A leading Russian geneticist claims he has taken a giant step toward identifying the precise origin of native Americans, based on his genetic studies of the Tuvan people in Siberia.
Ilya Zakharov, deputy director of Moscow's Vavilov Institute of General Genetics, says an expedition he led last year proved a DNA link between American Indians and the Ak-Dovurak region 2,100 miles southeast of Moscow.
The idea of a Siberian connection is not new. But Dr. Zakharov says he has nailed it down.
"This is a big breakthrough," he told the Monitor. "We had examined a lot of populations before - and by pure chance the results proved it was the Tuvans."
He says he believes DNA matches in two neighboring regions may be even greater.
Tuva today is one of Russia's poorest and most mysterious regions, with ancient cultural traditions that include shamanism. The area, bridging Siberia's huge Taiga Forest and the steppes, or plains, lies north of Mongolia.
The Tuvans are mainly Turkic-speaking nomadic pastoralists who herd camels, yaks, sheep, goats, and reindeer. Tuva formed part of the Chinese empire in the 18th and 19th centuries.
Scientists have long established that some 30,000 to 40,000 years ago people of some Asian roots migrated across the ice sheets of Siberia's Bering Strait to Alaska, probably in pursuit of animals such as woolly mammoths. Some recent reports have pointed to genetic links between indigenous peoples of the Pacific Rim and Siberians.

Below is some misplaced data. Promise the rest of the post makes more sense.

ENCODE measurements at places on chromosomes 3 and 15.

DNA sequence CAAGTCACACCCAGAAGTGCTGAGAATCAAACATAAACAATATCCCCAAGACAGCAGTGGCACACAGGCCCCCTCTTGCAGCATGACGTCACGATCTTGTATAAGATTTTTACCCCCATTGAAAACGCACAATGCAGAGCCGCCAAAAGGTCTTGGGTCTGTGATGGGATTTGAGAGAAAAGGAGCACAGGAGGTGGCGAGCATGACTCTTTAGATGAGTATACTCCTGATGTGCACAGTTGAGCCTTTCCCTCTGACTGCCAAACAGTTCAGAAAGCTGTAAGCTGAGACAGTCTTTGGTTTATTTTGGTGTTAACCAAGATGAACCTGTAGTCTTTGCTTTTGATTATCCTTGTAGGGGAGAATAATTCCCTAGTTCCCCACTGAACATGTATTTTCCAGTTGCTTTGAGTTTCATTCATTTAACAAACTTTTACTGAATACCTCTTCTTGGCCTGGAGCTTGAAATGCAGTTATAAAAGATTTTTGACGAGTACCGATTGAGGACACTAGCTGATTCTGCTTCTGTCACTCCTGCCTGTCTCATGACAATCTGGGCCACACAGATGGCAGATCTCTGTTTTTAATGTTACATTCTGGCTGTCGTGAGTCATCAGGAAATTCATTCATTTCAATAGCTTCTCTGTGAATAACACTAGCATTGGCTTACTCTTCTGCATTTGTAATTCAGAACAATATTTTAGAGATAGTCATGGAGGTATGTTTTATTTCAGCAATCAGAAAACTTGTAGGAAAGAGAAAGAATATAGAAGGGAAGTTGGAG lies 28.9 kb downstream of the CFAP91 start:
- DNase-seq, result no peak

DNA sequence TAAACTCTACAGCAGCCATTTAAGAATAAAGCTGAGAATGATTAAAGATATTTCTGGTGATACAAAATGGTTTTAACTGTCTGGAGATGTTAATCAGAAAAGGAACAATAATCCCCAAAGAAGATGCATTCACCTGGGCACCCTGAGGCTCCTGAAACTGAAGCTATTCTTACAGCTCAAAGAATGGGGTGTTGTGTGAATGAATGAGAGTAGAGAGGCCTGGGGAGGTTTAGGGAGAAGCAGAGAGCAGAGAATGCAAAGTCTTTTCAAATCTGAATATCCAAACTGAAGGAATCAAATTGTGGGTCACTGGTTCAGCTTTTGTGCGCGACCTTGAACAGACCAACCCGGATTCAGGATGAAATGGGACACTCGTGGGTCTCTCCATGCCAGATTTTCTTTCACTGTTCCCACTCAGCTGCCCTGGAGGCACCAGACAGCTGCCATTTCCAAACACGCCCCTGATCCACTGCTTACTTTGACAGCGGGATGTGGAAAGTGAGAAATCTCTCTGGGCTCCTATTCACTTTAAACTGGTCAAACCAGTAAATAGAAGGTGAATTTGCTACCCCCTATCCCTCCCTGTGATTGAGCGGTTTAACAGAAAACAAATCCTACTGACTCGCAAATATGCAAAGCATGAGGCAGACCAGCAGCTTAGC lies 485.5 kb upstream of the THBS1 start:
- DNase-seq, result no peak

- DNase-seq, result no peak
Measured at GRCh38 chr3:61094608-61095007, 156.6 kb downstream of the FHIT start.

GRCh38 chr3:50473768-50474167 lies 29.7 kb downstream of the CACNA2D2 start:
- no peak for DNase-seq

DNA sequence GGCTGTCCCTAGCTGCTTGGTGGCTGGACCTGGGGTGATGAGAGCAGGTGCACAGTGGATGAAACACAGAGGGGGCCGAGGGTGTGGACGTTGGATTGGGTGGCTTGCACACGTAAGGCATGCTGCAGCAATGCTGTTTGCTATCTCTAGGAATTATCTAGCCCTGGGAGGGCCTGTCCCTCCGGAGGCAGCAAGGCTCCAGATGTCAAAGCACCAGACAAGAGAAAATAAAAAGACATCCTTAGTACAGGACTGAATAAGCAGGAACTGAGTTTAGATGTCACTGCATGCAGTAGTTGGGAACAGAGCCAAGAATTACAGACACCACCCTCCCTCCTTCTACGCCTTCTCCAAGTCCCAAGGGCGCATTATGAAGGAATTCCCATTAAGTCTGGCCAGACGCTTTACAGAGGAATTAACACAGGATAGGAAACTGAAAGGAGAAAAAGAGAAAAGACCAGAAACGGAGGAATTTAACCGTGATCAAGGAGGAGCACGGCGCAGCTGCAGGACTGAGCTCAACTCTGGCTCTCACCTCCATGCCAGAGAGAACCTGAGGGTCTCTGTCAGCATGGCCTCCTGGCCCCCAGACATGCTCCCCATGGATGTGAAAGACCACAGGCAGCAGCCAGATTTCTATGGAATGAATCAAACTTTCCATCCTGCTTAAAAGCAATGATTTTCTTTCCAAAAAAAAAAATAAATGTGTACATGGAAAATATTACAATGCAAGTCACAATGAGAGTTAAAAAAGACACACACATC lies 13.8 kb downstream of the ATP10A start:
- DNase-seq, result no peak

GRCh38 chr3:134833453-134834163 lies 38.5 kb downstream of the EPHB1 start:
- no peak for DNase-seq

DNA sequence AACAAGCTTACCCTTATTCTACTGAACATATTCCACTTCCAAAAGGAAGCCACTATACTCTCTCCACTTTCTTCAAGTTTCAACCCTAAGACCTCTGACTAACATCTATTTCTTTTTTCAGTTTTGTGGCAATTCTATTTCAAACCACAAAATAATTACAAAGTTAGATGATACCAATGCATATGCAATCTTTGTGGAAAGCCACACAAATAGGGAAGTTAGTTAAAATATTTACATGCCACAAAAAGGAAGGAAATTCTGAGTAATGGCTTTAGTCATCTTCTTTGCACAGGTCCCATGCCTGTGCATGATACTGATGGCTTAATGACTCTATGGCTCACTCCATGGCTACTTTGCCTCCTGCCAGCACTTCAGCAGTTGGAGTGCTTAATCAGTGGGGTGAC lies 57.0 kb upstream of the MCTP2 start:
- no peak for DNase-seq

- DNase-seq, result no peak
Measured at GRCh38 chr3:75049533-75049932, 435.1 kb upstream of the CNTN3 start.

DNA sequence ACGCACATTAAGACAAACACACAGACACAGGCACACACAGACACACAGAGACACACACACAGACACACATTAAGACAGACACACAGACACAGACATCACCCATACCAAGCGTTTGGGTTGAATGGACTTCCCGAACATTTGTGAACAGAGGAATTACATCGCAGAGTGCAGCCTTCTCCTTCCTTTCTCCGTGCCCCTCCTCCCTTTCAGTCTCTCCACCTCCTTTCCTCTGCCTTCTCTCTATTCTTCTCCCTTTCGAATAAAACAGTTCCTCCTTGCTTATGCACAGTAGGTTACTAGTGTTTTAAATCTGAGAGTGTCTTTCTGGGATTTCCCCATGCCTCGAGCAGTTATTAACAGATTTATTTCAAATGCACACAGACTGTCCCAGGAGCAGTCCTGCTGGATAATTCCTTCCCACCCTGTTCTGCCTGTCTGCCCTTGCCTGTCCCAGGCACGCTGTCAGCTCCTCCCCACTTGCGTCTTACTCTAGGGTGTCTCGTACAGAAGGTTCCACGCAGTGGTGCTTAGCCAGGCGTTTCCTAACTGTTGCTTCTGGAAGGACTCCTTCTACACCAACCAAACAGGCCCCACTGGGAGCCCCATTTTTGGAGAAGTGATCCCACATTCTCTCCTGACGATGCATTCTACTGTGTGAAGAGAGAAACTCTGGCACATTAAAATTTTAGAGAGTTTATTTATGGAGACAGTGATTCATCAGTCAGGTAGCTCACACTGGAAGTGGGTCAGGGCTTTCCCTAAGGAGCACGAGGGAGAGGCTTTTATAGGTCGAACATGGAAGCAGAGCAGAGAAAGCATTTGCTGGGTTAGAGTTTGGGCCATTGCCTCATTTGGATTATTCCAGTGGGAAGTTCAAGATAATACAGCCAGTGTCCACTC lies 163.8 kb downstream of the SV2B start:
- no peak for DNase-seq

Best DNA matches yet
Previously geneticists speculated that America's first inhabitants, numbering perhaps no more than 5,000 people, originally came from Northern China or Mongolia.
But Zakharov says his team was able to greatly narrow the focus with hair samples taken from about 430 Tuvans. DNA data from the hair roots was analyzed and then compared with that of Eskimos and Amerindian people including the Navajo and Apache.
What Zakharov found was that the Amerindian DNA makeup exactly matched the Tuvans - by 72 percent of one group of 30 samples and 69 percent of another group of 300.
"This [represents] the highest frequencies of Amerindian DNA types ever found," he says. "Several years ago some American, Russian, and Mongolian scientists investigated Mongolian and Chinese populations. The frequency of the same DNA types was nearer to 45 percent."
Lack of funding
The geneticist now wants to look at the DNA makeup of people from the Khakassia and Altai regions, which border on Tuva. These people are also Turkic speaking, and may even have a higher DNA match with Amerindians, he believes.
His problem, however, is that of many scientists in financially strapped Russia - money. The paint on the genetics center's wall is peeling. Broken chairs line the corridors. Zakharov looks puzzled when asked for his e-mail address; such amenities are beyond budget.
His hope is that Italian, American, and Brazilian scientists who contacted him after reading about his findings will pick up the ball.
Zakharov and his group posted a summary of the Tuva studies in a recent issue of The American Journal of Human Genetics.
"I think this discovery is fascinating, but I have no grants to continue this project," he laments.
In the meantime, his claims were welcomed by Tuva officials, who appeared amused to imagine hereditary links, however tenuous, with the US.
"It was a total surprise," says Orlan Cholbeney, head of the Tuva Republic mission in Moscow. "If we have a mutual past, then we hope it will help promote cooperation with the Americans."